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The Rattlesnake Orchid

By Amy Renfranz (

Article Published: May. 2, 2013 | Modified: May. 2, 2013
The Rattlesnake Orchid

The small, evergreen leaves of the rattlesnake plantain will soon sprout a stalk.

Photo submitted

We are only a few weeks into spring, and I have already taken 453 pictures of various wildflowers.
Mind you, at least 50 of them are of a particularly beautiful wake-robin trillium.

My name is Amy, and I have a springtime problem: an impulsive compulsion to examine the world in bloom. Many naturalists suffer from this affliction, which is known the world over as “Wildflower-Induced Hysteria.” Doctors refer to it in their notes as WIH.

WIH sufferers will show signs of their sickness. They can be seen hiking the trails alone and even in the rain. Their pants will be dirty at the knees. They are extremely happy during warm spells in early May.

Scientists have discovered that during long periods without wildflowers (otherwise known as “winter”), WIH sufferers can go into deep depression. However, this depression may be lightened by prolonged exposure to the sufferer’s photographs of last season’s wildflowers.

This week’s question came in from a fellow sufferer of Wildflower-Induced Hysteria. Somehow, he was able to look past a bloom to discover a bundle of interesting leaves down below.

Late last week, I was examining the flower of the mayapple plant when I discovered another small plant below it. This plant did not have a bloom, but beautiful leaves. It appeared that the leaves came straight out of the ground. They were in a small tight bundle. Each leaf had a silver stripe down the middle. What is this plant? – Harvey, Deep Gap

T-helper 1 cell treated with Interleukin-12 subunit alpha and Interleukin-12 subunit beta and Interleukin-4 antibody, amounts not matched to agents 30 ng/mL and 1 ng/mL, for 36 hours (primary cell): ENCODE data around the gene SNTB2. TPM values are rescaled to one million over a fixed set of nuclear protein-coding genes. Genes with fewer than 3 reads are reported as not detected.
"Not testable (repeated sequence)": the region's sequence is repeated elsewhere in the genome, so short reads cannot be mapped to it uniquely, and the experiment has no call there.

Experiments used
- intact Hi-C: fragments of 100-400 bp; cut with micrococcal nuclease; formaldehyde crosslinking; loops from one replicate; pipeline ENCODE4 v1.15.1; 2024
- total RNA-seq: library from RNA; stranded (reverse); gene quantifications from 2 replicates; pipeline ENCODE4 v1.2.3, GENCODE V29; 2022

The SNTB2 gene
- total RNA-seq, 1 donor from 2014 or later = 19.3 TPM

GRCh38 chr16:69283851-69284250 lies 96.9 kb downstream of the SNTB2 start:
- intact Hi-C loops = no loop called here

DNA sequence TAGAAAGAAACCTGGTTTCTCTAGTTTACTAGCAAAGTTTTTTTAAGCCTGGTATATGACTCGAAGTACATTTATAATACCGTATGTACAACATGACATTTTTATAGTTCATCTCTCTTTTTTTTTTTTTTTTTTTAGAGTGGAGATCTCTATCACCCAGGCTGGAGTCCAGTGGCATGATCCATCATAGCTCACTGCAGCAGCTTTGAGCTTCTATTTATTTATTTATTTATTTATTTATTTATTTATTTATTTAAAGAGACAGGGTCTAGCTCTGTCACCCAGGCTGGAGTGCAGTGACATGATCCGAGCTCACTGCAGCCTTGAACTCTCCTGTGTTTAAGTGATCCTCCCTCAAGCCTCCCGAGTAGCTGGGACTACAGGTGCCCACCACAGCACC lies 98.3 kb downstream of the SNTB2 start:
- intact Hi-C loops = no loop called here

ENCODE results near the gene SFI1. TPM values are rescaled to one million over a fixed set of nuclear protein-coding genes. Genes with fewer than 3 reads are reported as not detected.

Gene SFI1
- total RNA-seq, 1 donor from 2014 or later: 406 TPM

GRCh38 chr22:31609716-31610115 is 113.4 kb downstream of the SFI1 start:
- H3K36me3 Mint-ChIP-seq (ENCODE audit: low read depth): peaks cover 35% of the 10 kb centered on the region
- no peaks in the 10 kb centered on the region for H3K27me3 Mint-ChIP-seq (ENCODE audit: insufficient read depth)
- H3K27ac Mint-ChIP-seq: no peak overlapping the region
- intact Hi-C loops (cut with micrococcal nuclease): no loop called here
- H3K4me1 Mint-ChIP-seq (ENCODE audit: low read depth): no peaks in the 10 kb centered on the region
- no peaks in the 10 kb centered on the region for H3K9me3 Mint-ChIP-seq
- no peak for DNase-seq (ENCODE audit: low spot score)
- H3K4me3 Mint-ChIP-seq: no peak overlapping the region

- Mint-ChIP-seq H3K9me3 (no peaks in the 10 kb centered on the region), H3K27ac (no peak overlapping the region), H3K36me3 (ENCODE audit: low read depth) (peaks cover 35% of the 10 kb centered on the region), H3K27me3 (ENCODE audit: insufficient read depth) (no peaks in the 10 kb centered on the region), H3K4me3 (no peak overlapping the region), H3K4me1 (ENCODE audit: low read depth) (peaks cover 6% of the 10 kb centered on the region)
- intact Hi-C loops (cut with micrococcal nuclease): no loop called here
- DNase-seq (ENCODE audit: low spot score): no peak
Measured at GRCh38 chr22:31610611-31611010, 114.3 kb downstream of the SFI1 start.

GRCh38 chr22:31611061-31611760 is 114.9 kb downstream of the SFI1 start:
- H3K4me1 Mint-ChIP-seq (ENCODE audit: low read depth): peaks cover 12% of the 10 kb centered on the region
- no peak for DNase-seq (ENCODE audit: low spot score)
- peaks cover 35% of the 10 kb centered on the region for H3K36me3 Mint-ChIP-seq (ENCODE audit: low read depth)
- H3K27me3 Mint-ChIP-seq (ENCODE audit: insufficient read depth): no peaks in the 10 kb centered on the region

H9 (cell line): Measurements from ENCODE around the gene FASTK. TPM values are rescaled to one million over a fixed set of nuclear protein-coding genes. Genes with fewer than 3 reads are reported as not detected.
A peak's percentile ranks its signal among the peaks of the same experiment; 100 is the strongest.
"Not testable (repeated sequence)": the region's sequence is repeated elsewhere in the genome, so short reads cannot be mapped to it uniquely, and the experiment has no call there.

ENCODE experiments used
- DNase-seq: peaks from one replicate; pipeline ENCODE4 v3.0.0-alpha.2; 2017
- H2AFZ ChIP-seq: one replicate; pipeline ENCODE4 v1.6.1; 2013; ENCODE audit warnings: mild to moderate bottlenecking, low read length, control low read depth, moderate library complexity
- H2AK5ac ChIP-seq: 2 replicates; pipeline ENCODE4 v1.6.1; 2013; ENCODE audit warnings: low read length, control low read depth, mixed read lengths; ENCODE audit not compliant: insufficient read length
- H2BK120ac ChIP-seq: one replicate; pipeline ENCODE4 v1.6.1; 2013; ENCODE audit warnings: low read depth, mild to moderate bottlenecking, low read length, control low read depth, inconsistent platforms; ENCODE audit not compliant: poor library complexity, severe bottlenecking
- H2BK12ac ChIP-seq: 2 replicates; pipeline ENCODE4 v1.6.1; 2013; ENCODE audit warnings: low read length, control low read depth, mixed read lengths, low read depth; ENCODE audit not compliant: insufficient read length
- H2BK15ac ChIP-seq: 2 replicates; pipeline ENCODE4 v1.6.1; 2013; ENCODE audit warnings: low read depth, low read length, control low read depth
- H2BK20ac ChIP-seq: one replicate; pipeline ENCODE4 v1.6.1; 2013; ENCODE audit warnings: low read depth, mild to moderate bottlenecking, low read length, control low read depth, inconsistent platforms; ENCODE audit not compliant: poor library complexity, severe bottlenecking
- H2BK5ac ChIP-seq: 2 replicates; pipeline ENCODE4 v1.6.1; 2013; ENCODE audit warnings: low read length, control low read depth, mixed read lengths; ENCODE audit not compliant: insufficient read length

Harvey, the little plant that you found is one of my absolute favorites. It is an evergreen, perennial orchid, named “rattlesnake plantain.”

Rattlesnake plantain has strikingly attractive leaves, which are arranged in a basal-rosette. They are a deep green with a network of light-colored veins and a broad silver stripe down the middle. People say that these leaves resemble the skin of a snake, although the leaves do not resemble snake’s skin in that they are slightly fuzzy.

In the next few weeks, a long stalk will begin to grow from the center of the leaves. During the summer, small white flowers will bloom at the top of the stalk.

Some people are surprised to find out that this common plant is an orchid. However, one close look at the bloom will expose rattlesnake plantain’s similarities to other varieties of the Orchis family.
Though it may not be as showy as its lady slipper cousins, this little flower is certainly a jewel of the forest. Come summer, you are bound to find a WIH sufferer kneeling beside it. She will be peering through her loupe and will examine the blooms until some part of her soul is completely satisfied.

If you have a question concerning flora and fauna, please email ( All of your questions will be answered. One or two will be featured next week. See you on the trails!

Amy Renfranz is an interpretive park guide on the Blue Ridge Parkway. She is a certified naturalist through the Yellowstone Association Institute and a certified environmental educator in the state of North Carolina. Her comments are made independently and do not reflect the views of the National Park Service.

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